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Drones to detect vine disease in France

An alliance of Burgundy’s wine council, Airbus air defence engineers and Bordeaux wine magnate Bernard Magrez have agreed funding to test the use of drones to detect killer vine diseases.

A drone demonstration at Bernard Magrez’s Chateau Pape Clement in April this year

The consortium plans to spend up to €1.7m during the second phase of its drone project, named Damav and set to last 36 months, according to Burgundy’s wine trade body, the BIVB. It will be part-financed by the French state, with drones supplied by Novadem.

‘It’s not science fiction,’ said the consortium. ‘Images obtained using drones and interpreted using sophisticated analysis systems will, in the near future, constitute a key instrument of diagnosis for growers.’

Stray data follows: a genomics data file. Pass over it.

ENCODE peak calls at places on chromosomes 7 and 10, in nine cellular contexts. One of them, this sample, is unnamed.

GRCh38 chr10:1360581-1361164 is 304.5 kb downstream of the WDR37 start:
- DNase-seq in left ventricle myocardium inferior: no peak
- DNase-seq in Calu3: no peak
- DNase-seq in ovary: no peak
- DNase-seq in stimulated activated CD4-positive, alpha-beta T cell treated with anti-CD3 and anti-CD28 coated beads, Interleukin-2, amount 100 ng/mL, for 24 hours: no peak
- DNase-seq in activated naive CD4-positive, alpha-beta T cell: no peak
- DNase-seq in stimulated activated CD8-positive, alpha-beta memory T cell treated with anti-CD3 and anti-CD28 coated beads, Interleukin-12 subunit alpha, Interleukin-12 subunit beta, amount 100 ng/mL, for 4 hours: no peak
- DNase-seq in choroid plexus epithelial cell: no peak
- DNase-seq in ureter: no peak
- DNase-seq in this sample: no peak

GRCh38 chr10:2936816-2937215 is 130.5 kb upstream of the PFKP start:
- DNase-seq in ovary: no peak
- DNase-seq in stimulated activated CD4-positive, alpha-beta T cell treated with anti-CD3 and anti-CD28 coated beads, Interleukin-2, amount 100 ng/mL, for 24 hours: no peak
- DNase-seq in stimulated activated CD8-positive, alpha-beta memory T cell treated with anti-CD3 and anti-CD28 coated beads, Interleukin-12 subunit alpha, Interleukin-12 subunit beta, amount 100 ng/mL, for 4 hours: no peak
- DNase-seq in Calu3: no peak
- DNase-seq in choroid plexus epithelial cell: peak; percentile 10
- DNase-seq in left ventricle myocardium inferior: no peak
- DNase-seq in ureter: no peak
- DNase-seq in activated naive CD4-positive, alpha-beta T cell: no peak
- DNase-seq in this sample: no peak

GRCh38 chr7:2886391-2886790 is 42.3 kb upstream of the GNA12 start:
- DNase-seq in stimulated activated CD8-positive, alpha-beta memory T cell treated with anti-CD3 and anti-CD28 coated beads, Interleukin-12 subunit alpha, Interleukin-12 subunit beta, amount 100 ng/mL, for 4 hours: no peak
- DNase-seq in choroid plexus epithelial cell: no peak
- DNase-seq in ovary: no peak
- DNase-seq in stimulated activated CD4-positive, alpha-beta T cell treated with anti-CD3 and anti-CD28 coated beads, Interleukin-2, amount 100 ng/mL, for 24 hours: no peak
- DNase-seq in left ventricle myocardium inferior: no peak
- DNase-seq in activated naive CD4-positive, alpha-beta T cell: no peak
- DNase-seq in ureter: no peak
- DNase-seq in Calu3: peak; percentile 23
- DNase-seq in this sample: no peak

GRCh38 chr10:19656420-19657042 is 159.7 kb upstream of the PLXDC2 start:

Cecile Mathiaud, spokesperson for the BIVB, said the group’s next challenge is to ‘make sure that what the drone sees can be analysed to get results, and to get better results than with the human eye. That would stop winemakers from having to check every single vine.’

The project’s second phase follows ‘promising’ initial trials to detect the early signs of flavescence doree disease; a relatively new vine illness that has no known cure and is currently at the centre of a bitter court battle between one biodynamic winemaker and French officials.

‘Flavescence doree is what everybody talks about right now, but this may help with other diseases, too,’ said Mathiaud.

One of those diseases is the wood-rotting affliction known as esca, which is an increasing concern for winemakers in France. Early detection is key to limiting the damage wreaked by vine diseases. There is currently little effective treatment for flavescence doree or esca.

In January this year, Bernard Magrez, who is also part of the alliance, said he would begin using drones to analyse vines in his four classified estates in Bordeaux.

Separately, the BIVB is also part of a second consortium that is researching ways to stimulate vines’ natural defences against disease, without resorting to chemical sprays. That project is also set to last 36 months, with a budget of €1.7m.

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Written by Chris Mercer

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